Primeval warning pounded through every beat, every breath, a warning she didn’t understand, couldn’t understand, didn’t believe in.
Fiery pain catapulted through her fingers as she wrenched her hand from the stone and cradled it with her other. Such a spiteful punishment from a redundant goddess who Aila had long since discarded. Teeth clenched, she concentrated on regulating her heartbeat and calming her erratic breath, as Drun whined in sympathy and pressed his great head against her waist.
It was only a memory of the cursed Vikings. Yet the thought lacked conviction. With loathing, she glared at the serpent, symbol of the goddess Bride, as it coiled around the cauldron carved deep into the face of the boulder.
I don’t need you anymore, Bride. The thought glowed with impotent fury and smothered anguish. You failed me. What use were warnings when they came too late? What use were visions from the ancients when they did nothing but torment the living with impossible dreams? Dreams she would do anything to see fulfilled but that were now forever beyond her reach.
Bride was dead to her. Still cradling her stinging hand, Aila stamped down the slope toward the monastery, where Bride had been reincarnated as a mortal. Fallible and as such, more easily understood.
More easily tamed into the tapestry of the new religion.
Aila pushed open the timber door and entered the tranquil sanctum, but before the familiar peace could soothe her soul, a discordant thought pierced her mind.
The blood-soaked warriors had not been Vikings.
* * *
The dark stranger, his face obscured by swirling shadows, came to Aila again that night. Somewhere deep in her mind she knew this was a dream, the same way she always knew these were dreams. And, as always, she didn’t try to resist no matter how much she knew she should.
He cradled her face between his calloused palms, his touch gentle but assured. They were no longer in her bedchamber but somewhere she had never been before, not even in her previous dreams. A secluded glen, and the last rays of the setting sun turned the mountains a fiery crimson, as orange sparks glittered across the rippling surface of the nearby loch.
She flattened her hands against his naked chest and the heat from his skin warmed her in a way she had never been warm in the real world for too many years. His heart thudded beneath her palm and the vibration echoed through her blood, fanning the embers that glowed deep within her.
He trailed his fingers along the column of her throat. Erotic tingles of desire rippled over her exposed flesh, causing tremors across her shoulders and along her arms. His teeth flashed in the twilight at her reaction, but still she couldn’t see his face.
She had never seen his face in all the months he had come to her.
“Who are you?” she whispered, but the words were only in her mind because she didn’t want to know who he was. Her secret lover was but a figment of her dark pagan imagination.
In the black of night, she did not care.
Again, he smiled as if he could hear her thoughts after all. But he didn’t reply. He had never said a word and although a part of her longed to hear his voice, mostly she was relieved. Talking to a dream-lover was one step too close to the edge of madness.
Slowly he unbraided her plaits until her hair cascaded over her shoulders and covered her breasts. He slipped her gown over her arms and her hair brushed against her nipples in a tantalizing caress.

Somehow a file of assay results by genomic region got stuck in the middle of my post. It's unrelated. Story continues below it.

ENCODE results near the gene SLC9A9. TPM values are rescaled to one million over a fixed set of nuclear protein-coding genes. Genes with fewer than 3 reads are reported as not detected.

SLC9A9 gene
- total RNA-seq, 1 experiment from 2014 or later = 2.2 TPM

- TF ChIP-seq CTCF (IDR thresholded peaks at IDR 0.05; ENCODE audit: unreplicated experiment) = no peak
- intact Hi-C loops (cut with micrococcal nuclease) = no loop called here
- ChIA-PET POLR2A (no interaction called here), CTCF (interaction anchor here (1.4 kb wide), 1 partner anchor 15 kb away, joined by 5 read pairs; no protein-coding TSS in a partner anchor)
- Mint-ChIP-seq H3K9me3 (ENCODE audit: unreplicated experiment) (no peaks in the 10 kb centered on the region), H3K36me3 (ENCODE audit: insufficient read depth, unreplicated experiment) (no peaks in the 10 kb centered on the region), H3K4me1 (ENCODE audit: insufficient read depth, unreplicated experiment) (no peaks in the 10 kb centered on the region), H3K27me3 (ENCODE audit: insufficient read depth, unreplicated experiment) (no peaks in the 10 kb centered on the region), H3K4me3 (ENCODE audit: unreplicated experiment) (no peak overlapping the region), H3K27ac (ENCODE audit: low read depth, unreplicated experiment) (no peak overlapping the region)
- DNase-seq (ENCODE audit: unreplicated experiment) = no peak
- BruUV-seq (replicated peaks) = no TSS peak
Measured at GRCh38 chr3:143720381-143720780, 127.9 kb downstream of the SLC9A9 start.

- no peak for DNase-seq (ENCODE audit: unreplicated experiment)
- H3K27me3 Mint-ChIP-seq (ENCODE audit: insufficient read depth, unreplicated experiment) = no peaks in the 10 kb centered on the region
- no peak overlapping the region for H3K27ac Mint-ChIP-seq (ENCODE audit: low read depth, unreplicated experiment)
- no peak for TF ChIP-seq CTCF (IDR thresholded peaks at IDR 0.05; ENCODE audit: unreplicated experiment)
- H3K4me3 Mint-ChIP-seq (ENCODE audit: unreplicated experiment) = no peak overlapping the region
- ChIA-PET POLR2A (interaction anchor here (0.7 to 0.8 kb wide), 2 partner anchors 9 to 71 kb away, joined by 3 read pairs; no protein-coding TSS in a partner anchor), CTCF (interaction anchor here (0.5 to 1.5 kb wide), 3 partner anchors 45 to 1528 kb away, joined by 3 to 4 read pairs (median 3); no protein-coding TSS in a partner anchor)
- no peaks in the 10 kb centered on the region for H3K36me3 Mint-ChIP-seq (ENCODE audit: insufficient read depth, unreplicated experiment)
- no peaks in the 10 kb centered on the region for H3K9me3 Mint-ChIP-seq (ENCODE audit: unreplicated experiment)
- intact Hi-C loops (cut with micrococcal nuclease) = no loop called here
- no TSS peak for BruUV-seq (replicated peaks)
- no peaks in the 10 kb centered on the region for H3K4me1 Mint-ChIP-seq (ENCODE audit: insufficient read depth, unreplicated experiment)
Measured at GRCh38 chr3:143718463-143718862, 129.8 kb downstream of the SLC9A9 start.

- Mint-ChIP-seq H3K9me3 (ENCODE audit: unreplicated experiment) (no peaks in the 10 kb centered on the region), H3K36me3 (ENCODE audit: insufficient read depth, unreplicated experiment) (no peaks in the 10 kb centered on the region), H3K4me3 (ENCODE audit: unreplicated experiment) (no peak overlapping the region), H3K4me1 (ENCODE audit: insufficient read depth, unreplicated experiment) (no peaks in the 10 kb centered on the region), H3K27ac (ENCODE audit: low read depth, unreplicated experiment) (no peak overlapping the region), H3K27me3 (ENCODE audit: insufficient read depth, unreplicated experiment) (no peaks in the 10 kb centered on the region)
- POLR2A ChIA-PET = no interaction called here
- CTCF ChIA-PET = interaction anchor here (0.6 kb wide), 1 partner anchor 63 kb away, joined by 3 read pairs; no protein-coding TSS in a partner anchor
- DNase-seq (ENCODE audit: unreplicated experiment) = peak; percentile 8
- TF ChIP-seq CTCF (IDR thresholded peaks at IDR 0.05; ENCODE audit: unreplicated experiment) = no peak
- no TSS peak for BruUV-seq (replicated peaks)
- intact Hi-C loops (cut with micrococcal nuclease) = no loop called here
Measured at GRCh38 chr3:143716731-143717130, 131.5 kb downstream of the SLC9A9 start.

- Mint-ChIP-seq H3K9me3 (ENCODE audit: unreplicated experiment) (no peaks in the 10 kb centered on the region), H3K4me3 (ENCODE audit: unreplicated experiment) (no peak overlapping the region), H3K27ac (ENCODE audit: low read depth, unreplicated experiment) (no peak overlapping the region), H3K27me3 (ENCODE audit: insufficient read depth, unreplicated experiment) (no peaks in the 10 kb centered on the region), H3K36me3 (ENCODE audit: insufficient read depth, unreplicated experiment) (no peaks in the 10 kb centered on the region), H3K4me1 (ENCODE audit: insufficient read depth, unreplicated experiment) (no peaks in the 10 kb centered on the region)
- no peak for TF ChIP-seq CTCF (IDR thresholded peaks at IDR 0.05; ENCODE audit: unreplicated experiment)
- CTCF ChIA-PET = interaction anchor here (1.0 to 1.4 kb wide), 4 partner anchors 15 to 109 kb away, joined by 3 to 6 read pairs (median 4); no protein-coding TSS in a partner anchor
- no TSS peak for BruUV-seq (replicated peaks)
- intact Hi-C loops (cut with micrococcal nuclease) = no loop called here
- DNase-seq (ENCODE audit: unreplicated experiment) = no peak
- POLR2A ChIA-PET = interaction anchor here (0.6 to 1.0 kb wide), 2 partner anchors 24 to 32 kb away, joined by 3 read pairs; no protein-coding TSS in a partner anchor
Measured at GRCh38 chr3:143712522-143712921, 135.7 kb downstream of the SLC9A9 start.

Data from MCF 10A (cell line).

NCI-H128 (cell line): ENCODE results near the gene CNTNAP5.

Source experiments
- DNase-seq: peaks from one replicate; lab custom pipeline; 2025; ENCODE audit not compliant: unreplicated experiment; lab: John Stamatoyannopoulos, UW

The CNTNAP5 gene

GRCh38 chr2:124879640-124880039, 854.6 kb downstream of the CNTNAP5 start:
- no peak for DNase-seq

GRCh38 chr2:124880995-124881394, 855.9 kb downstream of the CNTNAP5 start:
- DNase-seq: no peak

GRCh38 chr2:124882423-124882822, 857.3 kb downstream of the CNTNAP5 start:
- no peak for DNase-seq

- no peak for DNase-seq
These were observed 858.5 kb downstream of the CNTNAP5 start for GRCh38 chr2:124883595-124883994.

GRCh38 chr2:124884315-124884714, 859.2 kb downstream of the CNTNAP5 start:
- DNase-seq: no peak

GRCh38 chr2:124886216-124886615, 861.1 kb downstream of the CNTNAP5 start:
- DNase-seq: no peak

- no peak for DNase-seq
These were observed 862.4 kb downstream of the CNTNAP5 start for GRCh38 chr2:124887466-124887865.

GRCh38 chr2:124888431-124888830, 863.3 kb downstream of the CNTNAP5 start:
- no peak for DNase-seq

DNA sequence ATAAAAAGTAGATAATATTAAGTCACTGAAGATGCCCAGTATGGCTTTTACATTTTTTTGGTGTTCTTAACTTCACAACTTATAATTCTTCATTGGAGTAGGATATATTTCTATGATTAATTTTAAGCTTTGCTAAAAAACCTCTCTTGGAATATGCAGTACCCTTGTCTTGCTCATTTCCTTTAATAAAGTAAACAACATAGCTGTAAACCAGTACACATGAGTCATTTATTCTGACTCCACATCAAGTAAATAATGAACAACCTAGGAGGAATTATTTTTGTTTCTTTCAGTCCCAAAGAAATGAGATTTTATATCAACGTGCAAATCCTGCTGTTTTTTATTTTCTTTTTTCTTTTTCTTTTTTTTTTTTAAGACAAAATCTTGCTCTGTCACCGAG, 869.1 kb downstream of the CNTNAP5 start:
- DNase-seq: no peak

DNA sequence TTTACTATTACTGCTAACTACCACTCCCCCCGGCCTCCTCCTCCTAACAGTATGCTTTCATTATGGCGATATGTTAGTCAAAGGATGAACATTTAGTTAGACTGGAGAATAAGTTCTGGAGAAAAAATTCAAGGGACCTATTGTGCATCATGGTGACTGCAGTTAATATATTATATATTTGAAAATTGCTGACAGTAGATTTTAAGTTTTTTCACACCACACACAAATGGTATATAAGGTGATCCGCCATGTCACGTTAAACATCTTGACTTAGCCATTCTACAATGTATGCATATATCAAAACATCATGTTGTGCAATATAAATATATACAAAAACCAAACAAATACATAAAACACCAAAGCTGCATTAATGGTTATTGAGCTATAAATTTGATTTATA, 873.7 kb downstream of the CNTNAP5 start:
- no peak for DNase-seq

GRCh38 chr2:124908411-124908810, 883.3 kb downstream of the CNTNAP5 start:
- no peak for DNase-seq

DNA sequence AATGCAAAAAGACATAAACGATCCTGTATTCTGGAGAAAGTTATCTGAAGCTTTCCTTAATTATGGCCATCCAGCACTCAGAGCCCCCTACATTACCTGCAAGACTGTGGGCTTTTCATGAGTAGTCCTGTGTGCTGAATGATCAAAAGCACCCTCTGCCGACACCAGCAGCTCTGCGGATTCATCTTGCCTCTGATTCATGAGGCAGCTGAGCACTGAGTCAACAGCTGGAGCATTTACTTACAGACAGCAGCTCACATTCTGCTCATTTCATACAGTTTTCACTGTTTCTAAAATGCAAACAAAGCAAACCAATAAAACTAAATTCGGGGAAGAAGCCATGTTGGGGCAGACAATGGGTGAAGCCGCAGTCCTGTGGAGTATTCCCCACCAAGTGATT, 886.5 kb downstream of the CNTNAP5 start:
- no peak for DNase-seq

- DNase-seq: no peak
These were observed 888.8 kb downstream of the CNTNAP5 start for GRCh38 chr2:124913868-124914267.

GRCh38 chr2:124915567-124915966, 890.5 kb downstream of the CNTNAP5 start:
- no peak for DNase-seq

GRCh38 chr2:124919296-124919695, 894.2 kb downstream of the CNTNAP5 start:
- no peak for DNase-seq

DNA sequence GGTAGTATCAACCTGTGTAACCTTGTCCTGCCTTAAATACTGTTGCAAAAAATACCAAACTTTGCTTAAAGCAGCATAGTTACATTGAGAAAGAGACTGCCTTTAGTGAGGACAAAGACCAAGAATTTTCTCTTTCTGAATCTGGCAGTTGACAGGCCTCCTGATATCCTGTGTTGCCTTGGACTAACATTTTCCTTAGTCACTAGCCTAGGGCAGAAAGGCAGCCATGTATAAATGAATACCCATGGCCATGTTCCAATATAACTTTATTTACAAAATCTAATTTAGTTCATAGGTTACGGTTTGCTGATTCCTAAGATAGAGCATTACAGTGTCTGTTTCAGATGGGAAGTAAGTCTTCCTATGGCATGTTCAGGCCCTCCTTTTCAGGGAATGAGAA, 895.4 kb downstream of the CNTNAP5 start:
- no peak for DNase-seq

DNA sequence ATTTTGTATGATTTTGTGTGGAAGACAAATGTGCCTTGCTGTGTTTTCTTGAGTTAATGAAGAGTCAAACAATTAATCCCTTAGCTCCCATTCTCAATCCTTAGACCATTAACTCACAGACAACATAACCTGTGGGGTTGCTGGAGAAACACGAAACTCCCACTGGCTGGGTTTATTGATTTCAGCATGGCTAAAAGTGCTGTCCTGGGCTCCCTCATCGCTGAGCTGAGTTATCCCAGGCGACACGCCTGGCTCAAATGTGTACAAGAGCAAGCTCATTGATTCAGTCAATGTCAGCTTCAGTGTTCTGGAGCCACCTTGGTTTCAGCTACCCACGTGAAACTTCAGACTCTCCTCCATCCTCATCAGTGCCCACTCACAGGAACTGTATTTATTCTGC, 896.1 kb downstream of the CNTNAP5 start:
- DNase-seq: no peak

He held her hands and tugged her to the ground. The grasses were soft, like shredded silk, and as he laid her on her back, the softness embraced her as though she sank into the downiest of feathers.
As he loomed over her, his fists planted in the grass beside her shoulders and his calves scarcely touching her thighs, she speared her fingers through his black hair. But even as she pushed his hair back, hoping for a glimpse of his face, he lowered his head and drifted kisses along her throat.
She buried her fingers in his hair, cradling his head, as his lips worked their dark magic. His hot breath teased her sensitized skin and delicious quivers spiraled from wherever his mouth touched, wherever his breath grazed.
He shifted lower, keeping a whisper of distance between them, and his mouth ensnared her nipple. She gasped, reared up, but still couldn’t feel the hard ridges of his chest against her. Instead, she felt him smile against her breast, and sharp darts of pleasure arrowed straight to her core.
Restlessly she shifted. She wanted to wrap her legs around him, but he kept her trapped between his thighs. But he didn’t smother her with his hard, warrior-toned body, didn’t crowd her with his need. She couldn’t escape him, but she wasn’t his prisoner. He existed only to pleasure her, and her hands fell to his shoulders, her nails clawing his unyielding flesh.
His tongue flicked across her sensitive peak, a wondrous torture. He cupped her other breast, his thumb mimicking his tongue. She wanted to tell him to suck harder, to pinch her nipple, but the words locked in her throat.
He relinquished her breasts and they throbbed with unfulfilled need as he slid farther down her restless body. His breath singed her belly and his fingers teased her waist and hip, trailing seductive ribbons of fire across her trembling skin.
Feverishly she reached for his face. She wanted to kiss him. Kiss him properly on the mouth but he resisted her efforts as he always did. Burning frustration tore through her, but only for an instant as he lowered his head and sprinkled kisses along the seam of her thigh.